Worth the weight?

I put out a tweet earlier today mentioning that on a long, unsupported polar expedition for which there is little precedent and lots of unknowns, certain items are 'mission-critical'. Items of equipment or systems which are more important than the urge to save weight and move fast. Items without which, it's all over - for either the expedition, or us.

There were some good suggestions, ranging from hot chocolate to pants to M&Ms. A few expeditions over the last few years have failed when otherwise in good shape due to not having backups for these special pieces of kit. So, here are the items I'll be rating above all others and also the desperate need to lighten my sledges:

The reassuring roar of a stoveCommunications - two independent systems to send word of injury or emergency. Two Iridium 9555 sat phones with 2x batteries (one always kept full), 2x GPS and a Yellowbrick tracker, as well as a McMurdo EPLB.

Floatation methods - in snow, not water. Walking in deep snow isn't an option, so we'll have a pair of skis with a repair kit for the bindings, plus a pair of snowshoes each.

Stoves - Without a stove, there is no heat and no water. We'll have two MSR stoves with 6 pumps (which can be unreliable in extreme low temps).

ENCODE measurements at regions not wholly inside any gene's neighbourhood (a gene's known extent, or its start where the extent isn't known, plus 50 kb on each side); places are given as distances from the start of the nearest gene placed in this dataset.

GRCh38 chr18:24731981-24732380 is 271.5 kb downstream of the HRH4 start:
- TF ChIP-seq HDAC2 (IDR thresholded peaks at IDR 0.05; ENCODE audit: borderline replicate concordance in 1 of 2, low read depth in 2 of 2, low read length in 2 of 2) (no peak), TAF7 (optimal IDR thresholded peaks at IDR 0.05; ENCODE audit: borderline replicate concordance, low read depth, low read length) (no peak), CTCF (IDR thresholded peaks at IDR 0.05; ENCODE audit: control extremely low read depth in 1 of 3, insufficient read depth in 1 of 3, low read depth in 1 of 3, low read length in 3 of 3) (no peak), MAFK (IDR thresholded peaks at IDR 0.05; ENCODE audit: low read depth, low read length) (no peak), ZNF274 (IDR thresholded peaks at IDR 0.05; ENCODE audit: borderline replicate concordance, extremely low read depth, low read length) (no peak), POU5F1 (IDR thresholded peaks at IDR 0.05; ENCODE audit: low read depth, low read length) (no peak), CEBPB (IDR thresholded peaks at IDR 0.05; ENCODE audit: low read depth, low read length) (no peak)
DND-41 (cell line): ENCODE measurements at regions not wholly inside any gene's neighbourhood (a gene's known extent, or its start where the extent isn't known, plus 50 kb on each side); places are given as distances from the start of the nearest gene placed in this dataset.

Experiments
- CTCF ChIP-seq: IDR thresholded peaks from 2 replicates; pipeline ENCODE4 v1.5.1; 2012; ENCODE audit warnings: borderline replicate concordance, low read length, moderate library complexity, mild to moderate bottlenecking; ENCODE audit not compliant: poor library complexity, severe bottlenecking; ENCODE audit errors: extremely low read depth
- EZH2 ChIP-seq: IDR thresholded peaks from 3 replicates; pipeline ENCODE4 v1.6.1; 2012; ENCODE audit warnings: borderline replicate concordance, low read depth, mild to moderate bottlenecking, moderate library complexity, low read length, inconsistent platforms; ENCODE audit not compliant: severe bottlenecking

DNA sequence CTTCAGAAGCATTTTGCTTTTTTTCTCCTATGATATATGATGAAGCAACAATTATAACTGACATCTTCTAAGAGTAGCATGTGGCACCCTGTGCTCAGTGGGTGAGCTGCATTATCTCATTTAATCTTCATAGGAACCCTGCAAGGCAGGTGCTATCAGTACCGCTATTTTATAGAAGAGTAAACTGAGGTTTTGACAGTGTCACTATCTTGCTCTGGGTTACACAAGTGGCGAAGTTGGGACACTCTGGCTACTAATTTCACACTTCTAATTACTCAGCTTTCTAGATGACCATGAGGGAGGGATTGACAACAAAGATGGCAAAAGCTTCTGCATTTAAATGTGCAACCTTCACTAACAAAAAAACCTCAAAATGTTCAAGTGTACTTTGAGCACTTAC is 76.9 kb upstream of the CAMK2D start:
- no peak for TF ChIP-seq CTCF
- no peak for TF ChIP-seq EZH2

Extremities protection - frostbite will attack hands and feet first, plus mitts especially are at risk of loss in high winds. Multiple sets of gloves and mitts (from Montane) will be kept in drybags. They, plus socks (from Bridgedale) and liners, are the only items which would need to be immediately replaced in the case of falling in the water. Other clothing can be dried using body heat whilst hauling.

Lighting - on a winter/early spring expedition, you can't see without light! 2x lamps each plus more than enough battery power.

Theoretically, if all of these bases are covered and backups are kept in separate locations, an expedition can proceed, injuries notwithstanding, regardless of what happens as long as resilience and resourcefulness are maintained.